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British Press Inquiry Sheds Light On P.M.'s Social Circle

For months, the British have been holding a public inquiry into press ethics. The government set this up after a big outcry over the phone hacking scandal at Rupert Murdoch's News of the World. The inquiry is shining a light into the secluded world of the people who run that ancient country, in particular, says NPR's Philip Reeves, the prime minister's social set.
NPR

'News Of The World' Editor Grilled At Leveson Inquiry

Former News of the World editor Rebekah Brooks' appearance before the Leveson inquiry into media ethics is expected to produce revelations about contacts with British politicians that could prove particularly embarrassing for Prime Minister David Cameron.
NPR

English-Language News Launched By Univision, ABC

The joint venture will create a multi-platform news service for English-speaking Hispanics. The venture will feature a 24/7 cable channel, as well as digital media platforms.
NPR

From Commenter To Columnist: The Atlantic's 'Cynic'

Yoni Appelbaum, a Ph.D. candidate in history from Brandeis University, was procrastinating on his dissertation. Instead of writing, he would spend his time commenting on a blog under the pseudonym, "Cynic." Eventually, it got him a job writing for that website — The Atlantic.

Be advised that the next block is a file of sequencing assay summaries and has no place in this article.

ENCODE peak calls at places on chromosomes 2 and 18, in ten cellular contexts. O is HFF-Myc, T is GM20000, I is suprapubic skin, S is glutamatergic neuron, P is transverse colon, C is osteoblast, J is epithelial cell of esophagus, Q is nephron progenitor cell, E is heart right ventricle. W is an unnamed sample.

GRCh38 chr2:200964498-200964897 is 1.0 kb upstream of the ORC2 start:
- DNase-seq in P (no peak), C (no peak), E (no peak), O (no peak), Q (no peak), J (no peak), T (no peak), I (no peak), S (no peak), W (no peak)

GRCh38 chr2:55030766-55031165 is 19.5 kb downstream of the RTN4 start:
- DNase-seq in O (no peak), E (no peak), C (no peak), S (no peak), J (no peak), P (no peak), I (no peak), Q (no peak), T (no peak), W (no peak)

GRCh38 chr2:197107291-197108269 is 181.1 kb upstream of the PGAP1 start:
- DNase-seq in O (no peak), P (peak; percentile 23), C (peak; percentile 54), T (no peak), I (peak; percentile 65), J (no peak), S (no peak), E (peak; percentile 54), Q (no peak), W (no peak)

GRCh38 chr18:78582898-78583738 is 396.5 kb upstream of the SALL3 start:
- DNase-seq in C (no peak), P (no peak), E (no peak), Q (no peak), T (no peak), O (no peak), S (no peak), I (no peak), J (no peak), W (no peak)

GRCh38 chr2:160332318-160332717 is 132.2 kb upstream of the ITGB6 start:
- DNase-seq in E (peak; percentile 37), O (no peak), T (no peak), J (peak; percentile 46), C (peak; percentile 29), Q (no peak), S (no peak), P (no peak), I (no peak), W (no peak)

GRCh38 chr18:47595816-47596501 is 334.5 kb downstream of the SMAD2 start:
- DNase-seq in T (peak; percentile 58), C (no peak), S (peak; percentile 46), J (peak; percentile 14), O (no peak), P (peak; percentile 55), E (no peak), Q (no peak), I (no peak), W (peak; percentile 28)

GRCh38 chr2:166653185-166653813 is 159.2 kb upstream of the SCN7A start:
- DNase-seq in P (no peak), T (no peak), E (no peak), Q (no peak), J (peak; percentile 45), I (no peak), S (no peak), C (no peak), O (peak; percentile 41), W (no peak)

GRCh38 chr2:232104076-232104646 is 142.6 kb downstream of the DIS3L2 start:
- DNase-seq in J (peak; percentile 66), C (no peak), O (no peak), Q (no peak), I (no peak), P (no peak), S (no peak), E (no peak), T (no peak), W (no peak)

NPR

News Corp. Fallout: The Implication Of Being 'Unfit'

This week the British Parliamentary Committee that convened to investigate accusations of phone hacking and executive misconduct at Rupert Murdoch's News Corp. delivered its findings. The headlines it created make uncomfortable reading for a media tycoon who has been under the microscope for 18 months now. Scott Simon talks with NPR's David Folkenflik about Parliament's scathing report.
NPR

Have You Friended Your Favorite Cause?

What Facebook did for organ donation this week underscores the power of social media in promoting a cause. No doubt social media can help charities make a quick splash, but more nonprofits are looking to harness its potential in a longer-lasting way.
NPR

AP Apologizes For WWII-Era Firing Of Reporter

In 1945, the wire service's Edward Kennedy reported the news that Germany had surrendered. He defied military censors to do so. German authorities had reported the story and Kennedy saw no reason to wait. At the time, AP condemned his actions.

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